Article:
Power lines to connect up a huge proposed wind farm off the east coast of England have been approved by the Government, in a decision condemned as “disastrous” by the Tory-led local council. The turbines of the Triton Knoll offshore wind farm were granted planning permission in 2013, but the controversial cabling work was treated a separate application after delays in National Grid finalising the best place for them to connect to the electricity network. Greg Clark, the business and energy secretary, on Tuesday granted planning permission for the connection, which will see a 35-mile stretch of cabling buried underground through Lincolnshire. Developers Innogy, the renewables subsidiary of RWE, and Statkraft said they now planned to seek subsidies to support the construction of Triton Knoll in an up coming Government auction due to be held early next year. The project is expected to involve up to 200 turbines with a capacity of up to 900 megawatts (MW), and will involve total investment of about £3bn over its lifetime, Innogy said, declining to disclose the cost of the actual construction work. But the planning consent for the onshore cabling was strongly criticised by Conservative-led Lincolnshire county council, which opposed the plans and has so far refused to agree the sale of some of its land to the developers.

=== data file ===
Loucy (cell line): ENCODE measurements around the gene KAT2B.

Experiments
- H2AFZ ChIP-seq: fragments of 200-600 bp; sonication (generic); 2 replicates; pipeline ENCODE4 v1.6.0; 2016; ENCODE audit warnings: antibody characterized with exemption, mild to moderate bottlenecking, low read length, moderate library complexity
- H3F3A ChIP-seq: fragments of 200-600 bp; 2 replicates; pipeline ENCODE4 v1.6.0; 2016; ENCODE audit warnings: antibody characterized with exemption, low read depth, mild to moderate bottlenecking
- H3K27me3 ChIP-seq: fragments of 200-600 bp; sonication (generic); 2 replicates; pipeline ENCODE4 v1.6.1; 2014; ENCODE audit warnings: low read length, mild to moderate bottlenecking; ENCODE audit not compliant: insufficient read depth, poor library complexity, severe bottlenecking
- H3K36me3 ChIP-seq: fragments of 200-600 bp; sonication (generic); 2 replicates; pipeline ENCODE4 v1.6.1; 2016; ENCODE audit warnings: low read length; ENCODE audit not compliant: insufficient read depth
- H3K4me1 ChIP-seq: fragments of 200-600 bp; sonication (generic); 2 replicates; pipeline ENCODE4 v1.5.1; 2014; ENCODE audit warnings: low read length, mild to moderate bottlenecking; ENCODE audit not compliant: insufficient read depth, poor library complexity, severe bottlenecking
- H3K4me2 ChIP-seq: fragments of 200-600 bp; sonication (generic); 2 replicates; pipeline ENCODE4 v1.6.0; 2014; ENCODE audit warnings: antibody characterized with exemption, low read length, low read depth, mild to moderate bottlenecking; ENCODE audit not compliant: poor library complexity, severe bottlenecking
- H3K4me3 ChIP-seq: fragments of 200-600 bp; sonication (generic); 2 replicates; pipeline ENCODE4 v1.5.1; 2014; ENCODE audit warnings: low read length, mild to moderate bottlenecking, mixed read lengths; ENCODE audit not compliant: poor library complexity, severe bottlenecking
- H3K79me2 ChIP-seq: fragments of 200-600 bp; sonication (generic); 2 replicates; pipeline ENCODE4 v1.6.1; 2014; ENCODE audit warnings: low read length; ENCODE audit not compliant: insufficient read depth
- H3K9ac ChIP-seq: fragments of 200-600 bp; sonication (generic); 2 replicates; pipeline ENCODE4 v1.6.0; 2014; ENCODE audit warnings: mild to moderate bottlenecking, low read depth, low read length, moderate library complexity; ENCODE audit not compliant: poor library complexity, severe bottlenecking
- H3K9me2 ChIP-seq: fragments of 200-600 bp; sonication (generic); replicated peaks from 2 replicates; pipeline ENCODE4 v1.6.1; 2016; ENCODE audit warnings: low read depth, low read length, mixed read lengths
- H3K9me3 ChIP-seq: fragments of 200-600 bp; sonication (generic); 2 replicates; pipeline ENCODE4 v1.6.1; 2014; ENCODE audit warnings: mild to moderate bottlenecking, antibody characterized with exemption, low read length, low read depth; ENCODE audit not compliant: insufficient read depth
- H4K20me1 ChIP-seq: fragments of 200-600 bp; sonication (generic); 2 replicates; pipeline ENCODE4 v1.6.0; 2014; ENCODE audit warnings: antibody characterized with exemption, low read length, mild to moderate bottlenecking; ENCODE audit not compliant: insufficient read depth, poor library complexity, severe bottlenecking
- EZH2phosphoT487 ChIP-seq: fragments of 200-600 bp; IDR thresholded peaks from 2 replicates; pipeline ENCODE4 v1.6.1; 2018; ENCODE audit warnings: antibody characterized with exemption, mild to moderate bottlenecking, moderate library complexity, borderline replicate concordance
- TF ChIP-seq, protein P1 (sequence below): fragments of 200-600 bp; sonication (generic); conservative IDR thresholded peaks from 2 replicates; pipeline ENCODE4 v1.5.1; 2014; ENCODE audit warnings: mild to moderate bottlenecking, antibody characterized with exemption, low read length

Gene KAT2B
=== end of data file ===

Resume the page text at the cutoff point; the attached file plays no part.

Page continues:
Telegraph 6th Sept 2016 read more »